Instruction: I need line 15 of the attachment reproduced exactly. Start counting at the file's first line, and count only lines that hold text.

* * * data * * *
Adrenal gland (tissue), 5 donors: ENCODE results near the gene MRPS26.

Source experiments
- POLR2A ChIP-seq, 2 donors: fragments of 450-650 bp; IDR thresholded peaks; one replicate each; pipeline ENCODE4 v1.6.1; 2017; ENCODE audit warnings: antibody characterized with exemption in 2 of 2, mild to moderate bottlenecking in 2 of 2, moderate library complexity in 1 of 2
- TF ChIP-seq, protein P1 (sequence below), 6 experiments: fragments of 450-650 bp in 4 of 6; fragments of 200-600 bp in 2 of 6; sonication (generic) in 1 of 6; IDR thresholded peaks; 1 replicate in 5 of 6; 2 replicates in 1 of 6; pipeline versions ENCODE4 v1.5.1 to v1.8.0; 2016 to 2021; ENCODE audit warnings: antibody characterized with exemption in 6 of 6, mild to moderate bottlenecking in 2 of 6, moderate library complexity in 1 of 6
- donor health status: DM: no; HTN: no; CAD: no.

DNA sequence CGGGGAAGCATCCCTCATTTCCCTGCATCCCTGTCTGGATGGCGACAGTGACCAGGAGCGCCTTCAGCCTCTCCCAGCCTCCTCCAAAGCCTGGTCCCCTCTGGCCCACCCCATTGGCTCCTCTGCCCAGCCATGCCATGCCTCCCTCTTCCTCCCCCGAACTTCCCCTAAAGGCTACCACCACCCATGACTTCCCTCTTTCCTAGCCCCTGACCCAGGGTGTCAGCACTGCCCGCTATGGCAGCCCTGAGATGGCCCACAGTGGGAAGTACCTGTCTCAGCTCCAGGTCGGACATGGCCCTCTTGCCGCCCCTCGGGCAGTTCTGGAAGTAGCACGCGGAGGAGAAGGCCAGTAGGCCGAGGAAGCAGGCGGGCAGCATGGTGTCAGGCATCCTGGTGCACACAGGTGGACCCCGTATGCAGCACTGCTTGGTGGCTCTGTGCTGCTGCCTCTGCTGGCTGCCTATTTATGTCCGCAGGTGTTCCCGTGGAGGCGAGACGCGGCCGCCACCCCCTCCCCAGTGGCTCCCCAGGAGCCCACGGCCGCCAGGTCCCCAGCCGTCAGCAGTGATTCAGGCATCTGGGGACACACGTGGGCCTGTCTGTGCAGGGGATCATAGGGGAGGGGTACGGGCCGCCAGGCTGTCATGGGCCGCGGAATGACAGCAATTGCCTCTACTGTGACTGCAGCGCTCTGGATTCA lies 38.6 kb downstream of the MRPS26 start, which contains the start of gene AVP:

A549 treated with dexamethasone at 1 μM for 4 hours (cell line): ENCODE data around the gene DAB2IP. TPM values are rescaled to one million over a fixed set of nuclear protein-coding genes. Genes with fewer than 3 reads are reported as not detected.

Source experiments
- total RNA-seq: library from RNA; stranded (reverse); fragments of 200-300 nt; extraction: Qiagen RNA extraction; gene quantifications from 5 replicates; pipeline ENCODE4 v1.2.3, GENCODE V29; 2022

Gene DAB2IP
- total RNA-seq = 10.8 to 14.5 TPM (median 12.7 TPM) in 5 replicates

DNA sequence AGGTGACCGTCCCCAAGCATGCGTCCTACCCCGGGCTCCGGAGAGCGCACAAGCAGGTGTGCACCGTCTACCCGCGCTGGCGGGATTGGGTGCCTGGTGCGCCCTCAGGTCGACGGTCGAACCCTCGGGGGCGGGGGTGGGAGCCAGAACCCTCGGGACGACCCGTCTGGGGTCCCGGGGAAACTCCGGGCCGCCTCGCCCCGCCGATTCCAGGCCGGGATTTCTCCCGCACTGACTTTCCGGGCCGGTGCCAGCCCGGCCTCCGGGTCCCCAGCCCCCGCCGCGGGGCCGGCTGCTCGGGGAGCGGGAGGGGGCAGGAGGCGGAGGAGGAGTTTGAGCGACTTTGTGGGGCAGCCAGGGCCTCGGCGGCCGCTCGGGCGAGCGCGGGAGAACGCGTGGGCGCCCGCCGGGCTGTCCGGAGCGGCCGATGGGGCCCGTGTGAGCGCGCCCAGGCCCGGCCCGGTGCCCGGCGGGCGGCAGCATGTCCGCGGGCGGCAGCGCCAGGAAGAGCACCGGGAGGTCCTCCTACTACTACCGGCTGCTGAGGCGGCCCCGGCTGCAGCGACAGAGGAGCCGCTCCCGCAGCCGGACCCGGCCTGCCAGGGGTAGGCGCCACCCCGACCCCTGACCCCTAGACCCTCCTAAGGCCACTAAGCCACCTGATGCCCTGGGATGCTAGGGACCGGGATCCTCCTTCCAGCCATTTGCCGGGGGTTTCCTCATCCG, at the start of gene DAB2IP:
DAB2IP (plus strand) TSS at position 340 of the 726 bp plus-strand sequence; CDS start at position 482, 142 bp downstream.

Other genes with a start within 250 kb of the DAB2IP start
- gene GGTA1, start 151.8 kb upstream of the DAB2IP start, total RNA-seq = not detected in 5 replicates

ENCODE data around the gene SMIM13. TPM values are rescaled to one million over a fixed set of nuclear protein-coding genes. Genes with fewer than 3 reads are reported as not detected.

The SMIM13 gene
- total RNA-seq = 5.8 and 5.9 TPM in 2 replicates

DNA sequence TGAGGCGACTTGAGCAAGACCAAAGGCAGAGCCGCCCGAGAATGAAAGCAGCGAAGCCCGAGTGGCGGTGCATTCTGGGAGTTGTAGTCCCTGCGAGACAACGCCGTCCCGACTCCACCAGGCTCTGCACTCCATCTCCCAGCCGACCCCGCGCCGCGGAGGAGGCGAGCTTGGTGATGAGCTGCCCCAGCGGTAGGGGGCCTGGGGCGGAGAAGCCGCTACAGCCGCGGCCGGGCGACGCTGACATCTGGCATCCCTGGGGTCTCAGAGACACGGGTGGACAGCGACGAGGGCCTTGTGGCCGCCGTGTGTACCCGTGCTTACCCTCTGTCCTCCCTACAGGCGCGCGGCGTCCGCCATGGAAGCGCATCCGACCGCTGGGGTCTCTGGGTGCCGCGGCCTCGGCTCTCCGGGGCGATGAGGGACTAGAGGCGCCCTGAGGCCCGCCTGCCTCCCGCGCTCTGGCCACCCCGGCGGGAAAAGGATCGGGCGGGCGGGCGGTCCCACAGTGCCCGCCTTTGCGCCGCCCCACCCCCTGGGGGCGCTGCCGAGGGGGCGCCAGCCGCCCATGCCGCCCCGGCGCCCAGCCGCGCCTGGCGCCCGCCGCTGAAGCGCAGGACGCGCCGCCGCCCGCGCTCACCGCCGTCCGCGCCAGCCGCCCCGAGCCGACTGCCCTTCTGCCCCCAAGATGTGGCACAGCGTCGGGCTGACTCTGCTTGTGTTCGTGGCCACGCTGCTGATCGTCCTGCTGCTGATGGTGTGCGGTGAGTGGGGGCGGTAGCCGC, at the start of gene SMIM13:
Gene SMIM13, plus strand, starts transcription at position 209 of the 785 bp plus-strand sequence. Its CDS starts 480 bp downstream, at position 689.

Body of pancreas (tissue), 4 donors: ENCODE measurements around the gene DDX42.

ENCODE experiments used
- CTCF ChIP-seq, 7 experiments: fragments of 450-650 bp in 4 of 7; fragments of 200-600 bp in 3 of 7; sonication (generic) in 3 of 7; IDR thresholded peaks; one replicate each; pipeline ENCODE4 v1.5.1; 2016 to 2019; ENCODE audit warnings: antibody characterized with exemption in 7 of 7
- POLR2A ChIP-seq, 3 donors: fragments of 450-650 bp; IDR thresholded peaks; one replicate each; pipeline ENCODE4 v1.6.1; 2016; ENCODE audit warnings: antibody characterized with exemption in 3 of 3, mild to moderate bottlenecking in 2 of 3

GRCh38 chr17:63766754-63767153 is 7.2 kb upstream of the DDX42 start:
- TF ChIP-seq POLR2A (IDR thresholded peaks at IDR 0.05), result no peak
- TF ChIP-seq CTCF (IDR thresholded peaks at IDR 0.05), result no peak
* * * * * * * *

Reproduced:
- gene GGTA1, start 151.8 kb upstream of the DAB2IP start, total RNA-seq = not detected in 5 replicates